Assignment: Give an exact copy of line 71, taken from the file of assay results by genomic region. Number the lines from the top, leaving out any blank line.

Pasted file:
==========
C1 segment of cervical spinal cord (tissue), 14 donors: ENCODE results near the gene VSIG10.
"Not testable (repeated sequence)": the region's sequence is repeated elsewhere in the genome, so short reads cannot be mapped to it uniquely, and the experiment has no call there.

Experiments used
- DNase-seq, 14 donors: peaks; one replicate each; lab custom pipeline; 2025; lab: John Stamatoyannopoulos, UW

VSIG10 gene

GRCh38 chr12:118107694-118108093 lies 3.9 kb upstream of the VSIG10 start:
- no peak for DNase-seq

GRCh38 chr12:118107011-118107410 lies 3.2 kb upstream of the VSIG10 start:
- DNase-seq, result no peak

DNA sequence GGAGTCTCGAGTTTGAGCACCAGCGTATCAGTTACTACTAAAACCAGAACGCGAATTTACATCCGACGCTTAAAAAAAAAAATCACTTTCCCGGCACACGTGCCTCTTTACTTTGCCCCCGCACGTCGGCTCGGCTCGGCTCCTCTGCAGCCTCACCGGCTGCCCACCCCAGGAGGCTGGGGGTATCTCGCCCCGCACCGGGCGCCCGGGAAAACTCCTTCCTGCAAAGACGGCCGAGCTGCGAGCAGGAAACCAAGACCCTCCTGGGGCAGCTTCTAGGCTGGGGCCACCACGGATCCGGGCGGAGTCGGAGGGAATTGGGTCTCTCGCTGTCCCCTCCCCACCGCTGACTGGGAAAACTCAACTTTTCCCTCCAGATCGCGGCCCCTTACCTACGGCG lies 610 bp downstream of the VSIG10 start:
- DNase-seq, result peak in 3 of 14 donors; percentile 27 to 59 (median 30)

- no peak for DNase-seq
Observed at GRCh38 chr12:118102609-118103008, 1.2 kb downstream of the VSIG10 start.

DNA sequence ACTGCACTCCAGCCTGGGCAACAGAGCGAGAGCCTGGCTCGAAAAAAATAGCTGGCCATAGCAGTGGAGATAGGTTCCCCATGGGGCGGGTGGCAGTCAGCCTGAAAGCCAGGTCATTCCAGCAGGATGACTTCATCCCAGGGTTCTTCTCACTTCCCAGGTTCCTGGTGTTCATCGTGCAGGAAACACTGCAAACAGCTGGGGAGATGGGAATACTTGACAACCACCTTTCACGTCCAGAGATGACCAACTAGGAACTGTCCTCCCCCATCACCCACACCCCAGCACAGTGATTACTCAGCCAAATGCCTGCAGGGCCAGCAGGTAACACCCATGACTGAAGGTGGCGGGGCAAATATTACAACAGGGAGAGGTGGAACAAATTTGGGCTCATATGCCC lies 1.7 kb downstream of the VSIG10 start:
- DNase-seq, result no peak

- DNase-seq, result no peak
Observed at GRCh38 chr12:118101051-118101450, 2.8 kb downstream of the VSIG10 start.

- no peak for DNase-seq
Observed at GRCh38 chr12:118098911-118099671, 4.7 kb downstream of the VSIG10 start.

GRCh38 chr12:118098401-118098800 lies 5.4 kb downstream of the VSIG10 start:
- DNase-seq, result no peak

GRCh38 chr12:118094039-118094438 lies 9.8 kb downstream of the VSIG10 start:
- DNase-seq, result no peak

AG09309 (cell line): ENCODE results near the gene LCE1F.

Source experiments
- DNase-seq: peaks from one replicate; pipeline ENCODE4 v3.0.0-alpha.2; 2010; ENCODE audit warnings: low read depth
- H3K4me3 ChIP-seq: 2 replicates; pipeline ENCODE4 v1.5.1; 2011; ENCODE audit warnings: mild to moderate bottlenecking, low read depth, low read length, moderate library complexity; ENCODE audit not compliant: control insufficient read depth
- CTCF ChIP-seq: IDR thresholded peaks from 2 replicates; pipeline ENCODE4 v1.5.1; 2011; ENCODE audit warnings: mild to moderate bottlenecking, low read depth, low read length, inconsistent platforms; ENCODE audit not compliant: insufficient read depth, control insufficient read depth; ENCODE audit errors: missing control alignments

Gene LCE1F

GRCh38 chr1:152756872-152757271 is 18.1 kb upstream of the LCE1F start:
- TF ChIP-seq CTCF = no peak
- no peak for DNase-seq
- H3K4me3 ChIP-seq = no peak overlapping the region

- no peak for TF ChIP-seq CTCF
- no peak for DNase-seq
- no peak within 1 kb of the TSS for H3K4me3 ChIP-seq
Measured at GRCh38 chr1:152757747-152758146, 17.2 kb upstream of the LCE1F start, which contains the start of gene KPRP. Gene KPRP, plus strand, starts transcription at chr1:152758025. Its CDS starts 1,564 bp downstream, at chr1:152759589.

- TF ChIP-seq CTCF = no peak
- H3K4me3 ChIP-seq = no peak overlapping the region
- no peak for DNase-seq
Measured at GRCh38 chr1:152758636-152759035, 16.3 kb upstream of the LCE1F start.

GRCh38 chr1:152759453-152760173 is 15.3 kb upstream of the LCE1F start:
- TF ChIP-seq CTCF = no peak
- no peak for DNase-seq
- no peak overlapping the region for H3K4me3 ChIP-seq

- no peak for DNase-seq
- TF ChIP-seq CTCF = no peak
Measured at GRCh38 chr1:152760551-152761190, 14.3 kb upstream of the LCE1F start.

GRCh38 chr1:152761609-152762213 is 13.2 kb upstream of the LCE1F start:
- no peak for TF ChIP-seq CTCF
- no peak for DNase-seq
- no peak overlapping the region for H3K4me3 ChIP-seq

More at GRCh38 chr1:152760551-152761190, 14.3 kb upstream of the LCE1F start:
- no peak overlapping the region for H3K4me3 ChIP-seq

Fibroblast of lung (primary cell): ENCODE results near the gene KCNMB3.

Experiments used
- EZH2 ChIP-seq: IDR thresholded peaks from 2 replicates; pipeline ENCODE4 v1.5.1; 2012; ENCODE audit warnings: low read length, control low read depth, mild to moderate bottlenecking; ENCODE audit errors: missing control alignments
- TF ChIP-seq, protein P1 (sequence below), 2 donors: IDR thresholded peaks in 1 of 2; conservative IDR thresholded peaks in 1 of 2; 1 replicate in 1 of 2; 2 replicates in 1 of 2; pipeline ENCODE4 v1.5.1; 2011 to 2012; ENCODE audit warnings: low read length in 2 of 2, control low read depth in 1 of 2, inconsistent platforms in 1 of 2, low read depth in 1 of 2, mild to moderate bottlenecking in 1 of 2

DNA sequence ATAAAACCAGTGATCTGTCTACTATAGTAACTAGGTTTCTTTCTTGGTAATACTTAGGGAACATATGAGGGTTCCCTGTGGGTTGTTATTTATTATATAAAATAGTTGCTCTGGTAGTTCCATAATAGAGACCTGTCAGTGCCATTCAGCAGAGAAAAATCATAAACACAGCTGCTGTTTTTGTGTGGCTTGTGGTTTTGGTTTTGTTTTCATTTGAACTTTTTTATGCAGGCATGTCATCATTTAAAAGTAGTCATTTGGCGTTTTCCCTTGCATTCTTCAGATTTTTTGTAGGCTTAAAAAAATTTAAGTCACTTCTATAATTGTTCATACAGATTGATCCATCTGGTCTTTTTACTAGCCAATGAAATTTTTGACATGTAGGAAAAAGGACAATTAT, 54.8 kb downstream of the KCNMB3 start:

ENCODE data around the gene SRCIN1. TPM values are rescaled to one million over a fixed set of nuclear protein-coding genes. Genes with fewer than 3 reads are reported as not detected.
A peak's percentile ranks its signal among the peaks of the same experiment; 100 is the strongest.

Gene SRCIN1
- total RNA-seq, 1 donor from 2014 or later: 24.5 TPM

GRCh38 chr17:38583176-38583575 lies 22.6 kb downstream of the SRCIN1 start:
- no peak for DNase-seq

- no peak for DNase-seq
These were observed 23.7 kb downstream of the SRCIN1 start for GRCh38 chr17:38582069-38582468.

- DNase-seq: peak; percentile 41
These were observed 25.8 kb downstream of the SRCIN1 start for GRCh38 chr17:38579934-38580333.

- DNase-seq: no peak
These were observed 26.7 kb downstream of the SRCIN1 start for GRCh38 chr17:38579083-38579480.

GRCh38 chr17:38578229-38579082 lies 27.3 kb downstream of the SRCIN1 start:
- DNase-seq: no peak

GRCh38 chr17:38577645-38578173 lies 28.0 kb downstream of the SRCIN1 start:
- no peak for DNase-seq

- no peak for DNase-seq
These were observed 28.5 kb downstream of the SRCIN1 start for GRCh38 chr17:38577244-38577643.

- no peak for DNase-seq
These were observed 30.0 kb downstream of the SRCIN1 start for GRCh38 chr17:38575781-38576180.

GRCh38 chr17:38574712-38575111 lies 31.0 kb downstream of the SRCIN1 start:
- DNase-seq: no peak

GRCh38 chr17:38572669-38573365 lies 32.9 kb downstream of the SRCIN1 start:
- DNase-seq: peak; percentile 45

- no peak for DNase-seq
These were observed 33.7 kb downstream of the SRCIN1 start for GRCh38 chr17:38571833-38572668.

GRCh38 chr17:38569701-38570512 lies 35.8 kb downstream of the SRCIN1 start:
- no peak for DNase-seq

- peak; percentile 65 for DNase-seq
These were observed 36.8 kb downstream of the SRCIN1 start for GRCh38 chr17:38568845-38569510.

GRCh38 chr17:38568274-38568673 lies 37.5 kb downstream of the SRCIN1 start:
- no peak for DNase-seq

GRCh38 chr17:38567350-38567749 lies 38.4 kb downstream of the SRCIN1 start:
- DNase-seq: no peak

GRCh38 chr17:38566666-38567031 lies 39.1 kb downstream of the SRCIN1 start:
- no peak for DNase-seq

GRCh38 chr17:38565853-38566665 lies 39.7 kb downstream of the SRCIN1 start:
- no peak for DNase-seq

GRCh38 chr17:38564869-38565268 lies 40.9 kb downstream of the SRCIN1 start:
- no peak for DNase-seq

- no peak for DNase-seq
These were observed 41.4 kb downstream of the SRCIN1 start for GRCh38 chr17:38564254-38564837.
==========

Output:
These were observed 26.7 kb downstream of the SRCIN1 start for GRCh38 chr17:38579083-38579480.